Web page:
I have a very basic problem when trying to understand "You could have invented spectral sequences" by Timothy Chow (but I will index cohomologically since I'm more interested in cohomology). This is basic linear algebra and probably I miss something quite obvious.

We take a filtered complex a complex $\dots \to C^n \stackrel{d^n}{\to} C^{n+1} \to \dots $ of finite dimensional vector spaces, with a one-step filtration $F^1C \subset C$.

We define $E_0^{0,n} = C^n/F^1C^n$ and $E_0^{1,n -1} = F^1C^n$. We define $$E_1^{0,n} = \frac{\ker (E_0^{0,n} \to E_0^{0,n+1})}{\text{im}(E_0^{0,n-1} \to E_0^{0,n})}$$ where the maps are induced by $d$ and similarly $$E_1^{1,n} = \frac{\ker (E_0^{1,n} \to E_0^{1,n+1})}{\text{im}(E_0^{1,n-1} \to E_0^{1,n})}$$

Now I would like to check that $d$ induces map $E_1^{0,n} \to E_1^{1,n}$. I am not convinced by this. Indeed this map should be a map $$ \frac{\ker (C^n/F^1C^n \to C^{n+1}/F^1C^{n+1})}{\text{im}(C^{n-1}/F^1C^{n-1} \to C^n/F^1C^n)} \to \frac{\ker (F^1C^{n+1} \to F^1C^{n+2})}{\text{im}(F^1C^n \to F^1C^{n+1})} $$

I don't see how to get an element of $F^1C^{n+1}$ from the kernel of $\overline d : C^n/F^1C^n \to C^{n+1}/F^1C^{n+1}$. If $\overline d$ lifts to a map $d : C^n/F^1C^n \to C^{n+1}$ then elements of $\overline d$ would be canonically send to some elements in $F^1C^{n+1}$. But I believe this is not the case, since there is no reasons that $F^1C^n$ goes to zero by $d$. So taking $dz$ just gives me an element of $C^3$. It would work if e.g we fix an arbitrary complement $K^n \oplus F^1C^n = C^n$ for each $n$ but we didn't do this, so I'm probably missing something really obvious or wrote something wrong.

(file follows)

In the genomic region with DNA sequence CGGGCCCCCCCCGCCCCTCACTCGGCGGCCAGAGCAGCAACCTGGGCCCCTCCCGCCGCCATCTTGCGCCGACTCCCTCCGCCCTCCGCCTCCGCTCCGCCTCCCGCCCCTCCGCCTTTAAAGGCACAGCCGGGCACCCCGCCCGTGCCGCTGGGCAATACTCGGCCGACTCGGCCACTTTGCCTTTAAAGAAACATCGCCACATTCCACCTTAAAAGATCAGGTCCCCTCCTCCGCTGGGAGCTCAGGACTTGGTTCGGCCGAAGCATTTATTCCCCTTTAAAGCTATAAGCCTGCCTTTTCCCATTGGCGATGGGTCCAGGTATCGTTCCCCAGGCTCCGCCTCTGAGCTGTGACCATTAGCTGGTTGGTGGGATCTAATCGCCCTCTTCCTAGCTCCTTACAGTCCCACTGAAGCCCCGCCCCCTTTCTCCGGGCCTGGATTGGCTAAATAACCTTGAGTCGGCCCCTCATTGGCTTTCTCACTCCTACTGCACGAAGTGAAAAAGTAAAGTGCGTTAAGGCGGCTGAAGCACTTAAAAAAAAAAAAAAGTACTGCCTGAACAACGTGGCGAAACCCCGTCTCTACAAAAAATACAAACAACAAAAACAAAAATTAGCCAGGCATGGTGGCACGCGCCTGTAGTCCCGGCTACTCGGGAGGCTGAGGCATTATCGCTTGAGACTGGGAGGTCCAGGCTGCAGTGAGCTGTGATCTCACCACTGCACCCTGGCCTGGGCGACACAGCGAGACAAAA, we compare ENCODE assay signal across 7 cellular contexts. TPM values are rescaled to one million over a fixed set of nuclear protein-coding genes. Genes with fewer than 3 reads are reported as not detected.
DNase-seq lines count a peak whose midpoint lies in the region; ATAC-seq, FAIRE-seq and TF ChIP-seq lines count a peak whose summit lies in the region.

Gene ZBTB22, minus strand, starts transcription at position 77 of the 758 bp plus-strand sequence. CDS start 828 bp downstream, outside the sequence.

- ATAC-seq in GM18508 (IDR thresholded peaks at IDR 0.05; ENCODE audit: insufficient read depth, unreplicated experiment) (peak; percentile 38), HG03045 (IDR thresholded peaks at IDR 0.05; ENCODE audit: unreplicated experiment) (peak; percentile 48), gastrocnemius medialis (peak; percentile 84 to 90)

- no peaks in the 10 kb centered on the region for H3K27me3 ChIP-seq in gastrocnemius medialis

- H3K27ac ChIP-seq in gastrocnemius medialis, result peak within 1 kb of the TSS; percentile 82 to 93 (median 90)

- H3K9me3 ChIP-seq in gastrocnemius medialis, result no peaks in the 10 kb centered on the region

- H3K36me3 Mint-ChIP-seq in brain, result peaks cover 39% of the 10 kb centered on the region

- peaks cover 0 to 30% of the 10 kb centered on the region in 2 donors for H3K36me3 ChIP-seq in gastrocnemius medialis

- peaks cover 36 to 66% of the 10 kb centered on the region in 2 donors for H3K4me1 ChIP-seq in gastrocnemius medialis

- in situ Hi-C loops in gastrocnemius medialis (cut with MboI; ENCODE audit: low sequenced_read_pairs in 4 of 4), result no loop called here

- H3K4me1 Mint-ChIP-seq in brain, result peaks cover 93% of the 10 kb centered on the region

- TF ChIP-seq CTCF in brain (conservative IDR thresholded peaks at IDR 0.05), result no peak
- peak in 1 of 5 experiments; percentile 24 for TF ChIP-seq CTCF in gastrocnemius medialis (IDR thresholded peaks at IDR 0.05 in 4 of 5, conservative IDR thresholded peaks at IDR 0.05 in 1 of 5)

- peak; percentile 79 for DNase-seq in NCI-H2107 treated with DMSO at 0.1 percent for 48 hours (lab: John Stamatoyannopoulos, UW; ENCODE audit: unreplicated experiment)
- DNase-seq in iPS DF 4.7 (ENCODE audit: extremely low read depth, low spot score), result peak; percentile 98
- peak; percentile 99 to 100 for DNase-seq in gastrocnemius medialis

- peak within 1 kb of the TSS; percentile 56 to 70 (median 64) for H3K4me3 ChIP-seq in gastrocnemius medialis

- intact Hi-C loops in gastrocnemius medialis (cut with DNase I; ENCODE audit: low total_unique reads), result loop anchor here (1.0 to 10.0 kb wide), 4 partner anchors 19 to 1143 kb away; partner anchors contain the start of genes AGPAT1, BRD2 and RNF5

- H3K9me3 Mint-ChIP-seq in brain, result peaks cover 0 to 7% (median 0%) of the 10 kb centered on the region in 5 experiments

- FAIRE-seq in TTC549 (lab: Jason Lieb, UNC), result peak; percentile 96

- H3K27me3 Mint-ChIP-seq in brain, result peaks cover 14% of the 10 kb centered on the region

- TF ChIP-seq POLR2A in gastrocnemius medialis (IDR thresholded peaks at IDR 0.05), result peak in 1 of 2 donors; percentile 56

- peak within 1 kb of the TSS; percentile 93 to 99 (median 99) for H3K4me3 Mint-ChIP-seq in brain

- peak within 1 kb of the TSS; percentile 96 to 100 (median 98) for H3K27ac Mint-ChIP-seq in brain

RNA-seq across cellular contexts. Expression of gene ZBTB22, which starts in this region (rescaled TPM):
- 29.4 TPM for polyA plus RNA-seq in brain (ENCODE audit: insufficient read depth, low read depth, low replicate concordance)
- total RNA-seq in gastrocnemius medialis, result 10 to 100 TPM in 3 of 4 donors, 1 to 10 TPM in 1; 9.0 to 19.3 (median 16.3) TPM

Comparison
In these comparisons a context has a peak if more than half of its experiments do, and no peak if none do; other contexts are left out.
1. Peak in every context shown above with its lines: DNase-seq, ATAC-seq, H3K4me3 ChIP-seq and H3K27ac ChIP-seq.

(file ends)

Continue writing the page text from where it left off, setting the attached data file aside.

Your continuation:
Let $[x] \in \ker(C^n / F^1 C^n \to C^{n+1} / F^1 C^{n+1})$.

This means, by definition of the kernel, that you have a $x$ in $C^n$ such that $[dx] = 0$ in $C^{n+1}/F^1 C^{n+1}$. By definition of the quotient, this means that $dx$ is actually in $F^1 C^{n+1}$. So there's your element of $F^1 C^{n+1}$: it's just $dx$.

Next you need to check that $dx$ is actually in $\ker(d : F^1 C^{n+1} \to F^1 C^{n+2})$. But of course this follows from $d^2 = 0$. So from $x$ you do get an element of $\ker(F^1 C^{n+1} \to F^1 C^{n+2})$.

Moreover, suppose that $[x] = 0$, i.e. $x \in F^1 C^n$. You want to check that $dx = 0$. But in the target you mod out by the image $\operatorname{im}(F^1 C^n \to F^1 C^{n+1})$, so you're good.

At this point, we have a well defined linear map $$\ker(C^n / F^1 C^n \to C^{n+1} / F^1 C^{n+1}) \to \frac{\ker(F^1 C^{n+1} \to F^1 C^{n+2})}{\operatorname{im}(F^1 C^n \to F^1 C^{n+1})}.$$ The final step is to check that if $x$ is in the image of $C^{n-1}/F^1 C^{n-1} \to C^n / F^1 C^n$, then $[dx] = 0$. Again this follows from $d^2 = 0$ and we're done building the linear map.

  • $\begingroup$ Ok, I forgot that moding out by $im(F^1C^n \to F^1C^{n+1})$ was making the map well-defined. Thank you ! $\endgroup$ – student Apr 3 '18 at 13:23

Your Answer

By clicking “Post Your Answer”, you agree to our terms of service, privacy policy and cookie policy

Not the answer you're looking for? Browse other questions tagged or ask your own question.